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In 1900, seven were elected to Juneau's first city council. One member, A. K. Delaney, was elected the capital's first mayor.
In 1923, the U.S. Land Office closed at Juneau and moved to Anchorage.
In 1929, new fishery regulations issued by the Department of Commerce prohibited all trap fishing for salmon in Southeast Alaska during the fall season.
In 1958, the U.S. Senate passed the Alaska Statehood Bill by a vote of 64 to 20.
In 1973, the first Alaska Airlines jet landed at the new Ketchikan International Airport.
In 1976, the Klondike Gold Rush National Historic Park was established.
In the nation
In 1906, the Pure Food and Drug Act and the Meat Inspection Act became law.
In 1921, President Harding appointed former President Taft chief justice of the United States.
In 1936, the novel "Gone with the Wind" by Margaret Mitchell was published.
In 1952, "The Guiding Light," a popular radio program, made its TV debut on CBS.
In 1971, the 26th Amendment to the Constitution, lowering the minimum voting age to 18, was ratified as Ohio became the 38th state to approve it.
In 1995, President Clinton, speaking in Chicago, proposed an even tighter ban on armor-piercing handgun ammunition known as "cop-killer" bullets.
In 2000, an Arkansas Supreme Court committee sued President Clinton to strip him of his law license. Clinton later agreed to pay a fine and give up his law license for five years.
In 2004, a federal appeals court approved an antitrust settlement Microsoft had negotiated with the Justice Department.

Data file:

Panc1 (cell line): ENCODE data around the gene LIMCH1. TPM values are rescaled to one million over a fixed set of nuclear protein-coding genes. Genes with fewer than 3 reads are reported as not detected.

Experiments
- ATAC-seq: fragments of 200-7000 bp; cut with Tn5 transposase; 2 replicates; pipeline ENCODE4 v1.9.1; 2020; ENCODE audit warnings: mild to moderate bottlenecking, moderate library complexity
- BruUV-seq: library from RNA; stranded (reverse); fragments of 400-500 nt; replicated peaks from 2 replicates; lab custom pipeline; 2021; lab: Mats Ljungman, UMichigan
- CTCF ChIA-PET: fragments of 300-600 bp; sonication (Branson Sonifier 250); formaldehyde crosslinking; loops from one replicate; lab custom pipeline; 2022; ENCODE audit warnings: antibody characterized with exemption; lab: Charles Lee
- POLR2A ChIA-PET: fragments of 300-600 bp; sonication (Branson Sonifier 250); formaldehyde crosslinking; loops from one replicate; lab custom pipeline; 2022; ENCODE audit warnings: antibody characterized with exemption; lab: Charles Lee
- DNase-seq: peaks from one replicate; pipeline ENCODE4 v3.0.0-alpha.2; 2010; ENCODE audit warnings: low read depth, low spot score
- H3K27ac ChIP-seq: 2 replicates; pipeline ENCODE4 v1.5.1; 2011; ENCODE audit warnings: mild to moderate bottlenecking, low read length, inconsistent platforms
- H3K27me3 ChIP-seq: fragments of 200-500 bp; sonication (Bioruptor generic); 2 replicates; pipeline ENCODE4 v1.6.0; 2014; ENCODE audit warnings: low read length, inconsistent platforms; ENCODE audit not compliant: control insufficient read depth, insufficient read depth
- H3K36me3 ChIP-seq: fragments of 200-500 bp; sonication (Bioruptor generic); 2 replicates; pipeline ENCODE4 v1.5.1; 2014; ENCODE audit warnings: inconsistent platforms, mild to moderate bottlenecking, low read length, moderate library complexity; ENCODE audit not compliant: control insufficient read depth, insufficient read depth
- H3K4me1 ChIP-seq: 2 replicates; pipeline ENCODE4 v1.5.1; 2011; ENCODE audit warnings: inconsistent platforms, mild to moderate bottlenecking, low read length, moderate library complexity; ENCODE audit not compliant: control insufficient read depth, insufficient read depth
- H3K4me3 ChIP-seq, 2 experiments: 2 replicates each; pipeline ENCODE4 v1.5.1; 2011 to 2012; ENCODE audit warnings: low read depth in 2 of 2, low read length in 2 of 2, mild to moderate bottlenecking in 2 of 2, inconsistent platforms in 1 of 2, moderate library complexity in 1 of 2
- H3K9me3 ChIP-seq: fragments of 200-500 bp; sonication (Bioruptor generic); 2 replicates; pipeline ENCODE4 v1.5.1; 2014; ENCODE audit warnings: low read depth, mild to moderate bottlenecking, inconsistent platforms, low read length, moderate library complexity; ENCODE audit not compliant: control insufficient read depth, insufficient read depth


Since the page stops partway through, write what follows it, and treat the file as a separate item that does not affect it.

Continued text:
In the world
In 1859, French acrobat Blondin (born Jean Francois Gravelet) crossed Niagara Falls on a tightrope as 5,000 spectators watched.
In 1934, Adolf Hitler began his "blood purge" of political and military leaders in Germany.
In 1963, Pope Paul VI was crowned the 262nd head of the Roman Catholic Church.
In 1971, a Soviet space mission ended in tragedy when three cosmonauts aboard Soyuz 11 were found dead inside their spacecraft after it had returned to Earth.
In 1984, John Turner was sworn in as Canada's 17th prime minister, succeeding Pierre Elliott Trudeau.
In 1985, 39 American hostages from a hijacked TWA jetliner were freed in Beirut after being held 17 days.
In 1995, in a stunning Kremlin purge, Russian President Boris Yeltsin fired three top security ministers for the botched handling of a bloody hostage-taking by Chechen rebels in southern Russia.
In 2004, the Iraqis took legal custody of Saddam Hussein and 11 of his top lieutenants, a first step toward the ousted dictator's expected trial for crimes against humanity. After nearly seven years of travel, the international Cassini spacecraft entered Saturn's orbit.